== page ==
Grain markets this morning are starting the shortened trading week in the green as the market tries to rebound from a mostly bearish WASDE report last Friday.
“I know I’m going to make mistakes, but you try to minimize them. Don’t make the same ones twice.” – Malik Jackson (NFL football player)
Grain prices on the futures boards are mostly in the green this morning after emerging from a three-day weekend.
Grain markets were closed yesterday in the U.S. in observance of Martin Luther King Jr. Day (and why you didn’t get a Breakfast Brief!) It gave players in the grain markets an additional day to digest Friday’s generally-bearish January WASDE grain report (more on this later).
With the bearishness though, hedge funds went to their most bearish position in the grain markets in over seven months.  Overall, the net short position across the grain complex as of data reported on Friday last week was just under 435,000 contracts!
Most Wall Street analysts are pegging soybean prices on the front month futures contracts to stay between $9.40 and $9.80, albeit with some weather issues or a weaker US Dollar, a $10 – $10.50 range isn’t out of the question. 
La Niña continues to make headlines in South America, but it looks like it will dissipate through the winter months, limiting its impact on the 2018 North American growing season.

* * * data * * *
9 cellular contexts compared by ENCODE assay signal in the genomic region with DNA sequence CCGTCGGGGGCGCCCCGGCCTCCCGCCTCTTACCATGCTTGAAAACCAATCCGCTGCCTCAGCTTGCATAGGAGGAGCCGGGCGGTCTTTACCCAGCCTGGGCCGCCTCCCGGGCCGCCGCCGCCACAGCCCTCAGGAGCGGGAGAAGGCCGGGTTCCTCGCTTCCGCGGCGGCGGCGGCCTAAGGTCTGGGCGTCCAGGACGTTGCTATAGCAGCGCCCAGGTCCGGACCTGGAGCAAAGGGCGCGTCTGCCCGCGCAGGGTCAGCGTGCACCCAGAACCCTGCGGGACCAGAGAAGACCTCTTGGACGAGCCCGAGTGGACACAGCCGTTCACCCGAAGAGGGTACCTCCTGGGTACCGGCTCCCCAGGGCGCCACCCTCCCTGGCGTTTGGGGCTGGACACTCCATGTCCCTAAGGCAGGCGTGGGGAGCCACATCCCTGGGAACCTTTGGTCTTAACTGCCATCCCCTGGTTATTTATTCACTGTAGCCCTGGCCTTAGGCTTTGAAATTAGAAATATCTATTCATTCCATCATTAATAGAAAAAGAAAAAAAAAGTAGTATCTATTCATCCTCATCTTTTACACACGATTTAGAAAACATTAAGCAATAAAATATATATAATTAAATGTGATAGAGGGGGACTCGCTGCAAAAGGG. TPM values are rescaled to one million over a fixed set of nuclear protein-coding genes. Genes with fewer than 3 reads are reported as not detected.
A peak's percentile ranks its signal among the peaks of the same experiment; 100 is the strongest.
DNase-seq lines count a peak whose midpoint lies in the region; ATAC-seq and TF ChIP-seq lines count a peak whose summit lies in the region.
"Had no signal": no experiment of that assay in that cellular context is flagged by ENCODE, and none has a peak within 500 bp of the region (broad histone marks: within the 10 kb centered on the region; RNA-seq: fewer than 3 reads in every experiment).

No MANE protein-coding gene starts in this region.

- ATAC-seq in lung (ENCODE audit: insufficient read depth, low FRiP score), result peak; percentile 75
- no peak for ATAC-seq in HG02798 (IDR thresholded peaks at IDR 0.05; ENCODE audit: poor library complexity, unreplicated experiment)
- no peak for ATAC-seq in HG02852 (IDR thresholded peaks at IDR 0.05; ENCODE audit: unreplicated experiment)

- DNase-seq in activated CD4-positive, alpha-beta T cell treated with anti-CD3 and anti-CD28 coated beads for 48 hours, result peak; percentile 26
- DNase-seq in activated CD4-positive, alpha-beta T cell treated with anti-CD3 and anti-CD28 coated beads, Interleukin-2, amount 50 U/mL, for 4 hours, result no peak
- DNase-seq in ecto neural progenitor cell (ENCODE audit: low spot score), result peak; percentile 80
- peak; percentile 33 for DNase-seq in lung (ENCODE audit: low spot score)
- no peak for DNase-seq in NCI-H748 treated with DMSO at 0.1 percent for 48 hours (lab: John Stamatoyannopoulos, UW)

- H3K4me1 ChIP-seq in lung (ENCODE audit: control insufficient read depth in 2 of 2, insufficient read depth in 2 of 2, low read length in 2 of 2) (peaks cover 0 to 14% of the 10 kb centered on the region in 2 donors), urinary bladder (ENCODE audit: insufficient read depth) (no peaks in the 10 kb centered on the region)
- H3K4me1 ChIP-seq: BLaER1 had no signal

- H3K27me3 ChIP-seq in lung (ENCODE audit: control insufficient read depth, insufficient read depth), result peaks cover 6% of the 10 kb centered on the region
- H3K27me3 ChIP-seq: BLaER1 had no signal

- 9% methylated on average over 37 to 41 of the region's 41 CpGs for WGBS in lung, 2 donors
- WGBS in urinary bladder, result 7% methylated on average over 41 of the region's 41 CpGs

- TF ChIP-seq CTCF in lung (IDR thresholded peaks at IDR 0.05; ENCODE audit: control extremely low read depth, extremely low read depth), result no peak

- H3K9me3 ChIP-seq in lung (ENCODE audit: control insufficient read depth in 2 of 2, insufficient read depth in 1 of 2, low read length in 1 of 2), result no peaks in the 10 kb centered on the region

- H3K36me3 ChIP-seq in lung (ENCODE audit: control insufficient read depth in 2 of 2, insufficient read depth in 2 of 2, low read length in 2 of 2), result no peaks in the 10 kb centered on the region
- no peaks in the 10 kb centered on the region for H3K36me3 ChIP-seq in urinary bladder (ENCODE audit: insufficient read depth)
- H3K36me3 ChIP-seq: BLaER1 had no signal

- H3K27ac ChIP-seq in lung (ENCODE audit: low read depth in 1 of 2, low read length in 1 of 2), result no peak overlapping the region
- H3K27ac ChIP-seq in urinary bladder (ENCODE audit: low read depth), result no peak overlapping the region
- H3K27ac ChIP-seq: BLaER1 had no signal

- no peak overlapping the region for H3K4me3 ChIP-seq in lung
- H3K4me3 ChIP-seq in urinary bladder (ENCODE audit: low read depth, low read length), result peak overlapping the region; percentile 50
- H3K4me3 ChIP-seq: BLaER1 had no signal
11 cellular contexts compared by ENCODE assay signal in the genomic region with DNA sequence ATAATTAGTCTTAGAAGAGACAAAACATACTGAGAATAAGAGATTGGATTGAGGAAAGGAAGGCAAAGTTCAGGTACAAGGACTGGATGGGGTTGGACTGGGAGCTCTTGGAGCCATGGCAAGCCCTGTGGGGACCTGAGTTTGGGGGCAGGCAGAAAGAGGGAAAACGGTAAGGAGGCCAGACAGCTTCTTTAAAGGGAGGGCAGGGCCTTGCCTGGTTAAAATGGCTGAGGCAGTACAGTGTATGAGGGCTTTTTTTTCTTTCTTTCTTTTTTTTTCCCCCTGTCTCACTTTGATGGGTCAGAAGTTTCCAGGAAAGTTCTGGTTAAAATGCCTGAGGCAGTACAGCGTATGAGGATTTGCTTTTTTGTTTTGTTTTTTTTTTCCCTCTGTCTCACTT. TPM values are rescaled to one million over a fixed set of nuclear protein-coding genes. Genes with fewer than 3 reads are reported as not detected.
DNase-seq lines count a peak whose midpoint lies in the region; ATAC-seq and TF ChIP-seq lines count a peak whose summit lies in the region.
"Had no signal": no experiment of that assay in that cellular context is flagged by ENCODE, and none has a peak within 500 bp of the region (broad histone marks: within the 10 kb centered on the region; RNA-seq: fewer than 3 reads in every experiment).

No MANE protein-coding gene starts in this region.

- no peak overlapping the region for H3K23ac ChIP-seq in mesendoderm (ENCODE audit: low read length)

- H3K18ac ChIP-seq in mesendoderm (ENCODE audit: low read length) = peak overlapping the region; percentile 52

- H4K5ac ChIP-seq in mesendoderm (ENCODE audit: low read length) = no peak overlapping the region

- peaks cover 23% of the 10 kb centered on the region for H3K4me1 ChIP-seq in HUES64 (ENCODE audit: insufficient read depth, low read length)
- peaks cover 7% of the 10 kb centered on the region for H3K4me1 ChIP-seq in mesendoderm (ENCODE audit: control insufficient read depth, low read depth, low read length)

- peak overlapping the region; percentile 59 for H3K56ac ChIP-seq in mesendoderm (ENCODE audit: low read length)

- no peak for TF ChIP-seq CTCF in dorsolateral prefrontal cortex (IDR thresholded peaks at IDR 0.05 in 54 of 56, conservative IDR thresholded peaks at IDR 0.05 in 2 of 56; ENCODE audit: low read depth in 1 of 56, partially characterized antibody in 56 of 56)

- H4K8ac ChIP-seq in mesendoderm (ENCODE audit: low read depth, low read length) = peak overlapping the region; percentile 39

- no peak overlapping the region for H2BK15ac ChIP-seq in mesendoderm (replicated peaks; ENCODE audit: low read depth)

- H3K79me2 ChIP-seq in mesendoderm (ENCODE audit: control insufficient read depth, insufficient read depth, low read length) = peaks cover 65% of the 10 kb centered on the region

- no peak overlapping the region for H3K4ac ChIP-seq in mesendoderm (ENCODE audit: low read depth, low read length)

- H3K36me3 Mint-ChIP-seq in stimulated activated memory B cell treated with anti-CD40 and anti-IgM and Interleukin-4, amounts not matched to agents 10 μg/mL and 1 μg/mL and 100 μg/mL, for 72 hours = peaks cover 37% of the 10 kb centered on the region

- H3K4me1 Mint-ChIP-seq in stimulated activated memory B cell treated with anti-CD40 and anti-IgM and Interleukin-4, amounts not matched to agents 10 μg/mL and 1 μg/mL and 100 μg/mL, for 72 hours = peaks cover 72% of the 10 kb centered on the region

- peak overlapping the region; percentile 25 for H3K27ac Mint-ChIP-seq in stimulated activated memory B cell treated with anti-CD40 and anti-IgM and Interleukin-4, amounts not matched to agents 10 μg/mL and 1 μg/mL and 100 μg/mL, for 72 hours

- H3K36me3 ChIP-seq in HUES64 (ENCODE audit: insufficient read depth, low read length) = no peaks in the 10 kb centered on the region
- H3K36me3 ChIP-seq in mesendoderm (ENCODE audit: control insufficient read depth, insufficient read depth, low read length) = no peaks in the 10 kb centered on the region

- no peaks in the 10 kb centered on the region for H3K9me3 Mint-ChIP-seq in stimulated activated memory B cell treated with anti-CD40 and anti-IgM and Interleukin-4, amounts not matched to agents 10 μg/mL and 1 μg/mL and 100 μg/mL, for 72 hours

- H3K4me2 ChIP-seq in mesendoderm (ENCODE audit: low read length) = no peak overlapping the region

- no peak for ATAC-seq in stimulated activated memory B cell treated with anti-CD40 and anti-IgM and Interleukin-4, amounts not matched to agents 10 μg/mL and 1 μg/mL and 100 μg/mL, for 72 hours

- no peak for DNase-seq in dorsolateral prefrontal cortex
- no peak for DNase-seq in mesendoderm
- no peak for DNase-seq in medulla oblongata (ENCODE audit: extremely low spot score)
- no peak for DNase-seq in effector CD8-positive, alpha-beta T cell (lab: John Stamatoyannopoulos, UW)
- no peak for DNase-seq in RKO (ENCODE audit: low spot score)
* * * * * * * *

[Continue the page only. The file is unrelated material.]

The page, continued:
If you’re heading to Manitoba Ag Days this week in Brandon, MB, stop by our booth in the Westoba Concourse (same place as last year)
Trade, Exports Continue to Own Headlines
It’s more than noticeable that US grain exports are tracking much lower year-over-year (I mentioned this in last Friday’s Breakfast Brief before the WASDE report).
For US soybeans, the window of opportunity is starting to slip away as the Brazilian harvest starts to pick up steam by the end of this month. With more acres of soybeans likely getting planted this spring across America, there’s more chatter of American 2018/19 ending stocks coming in above 600 million bushels!  This would certainly suggest $8 USD /bushel handles again at the Chicago Board of Trade (and even worse in the cash markets).
US corn exports are also tracking significantly behind last year’s pace, even more so than the 16% decline that USDA was forecasting. On that note, the trio of lead NAFTA negotiators from each of Canada, the US, and Mexico are meeting in Switzerland before the start conversations back up in Montreal next week.  US House Speaker and Wisconsin Senator Paul Ryan recently said that Canada is the real NAFTA problem, not Mexico, referring mostly to Canada’s dairy supply management system. 
Conversely, Canadian Foreign Affairs Minister and main NAFTA negotiator, Chrystia Freeland, says that “Canada is prepared for the worst.”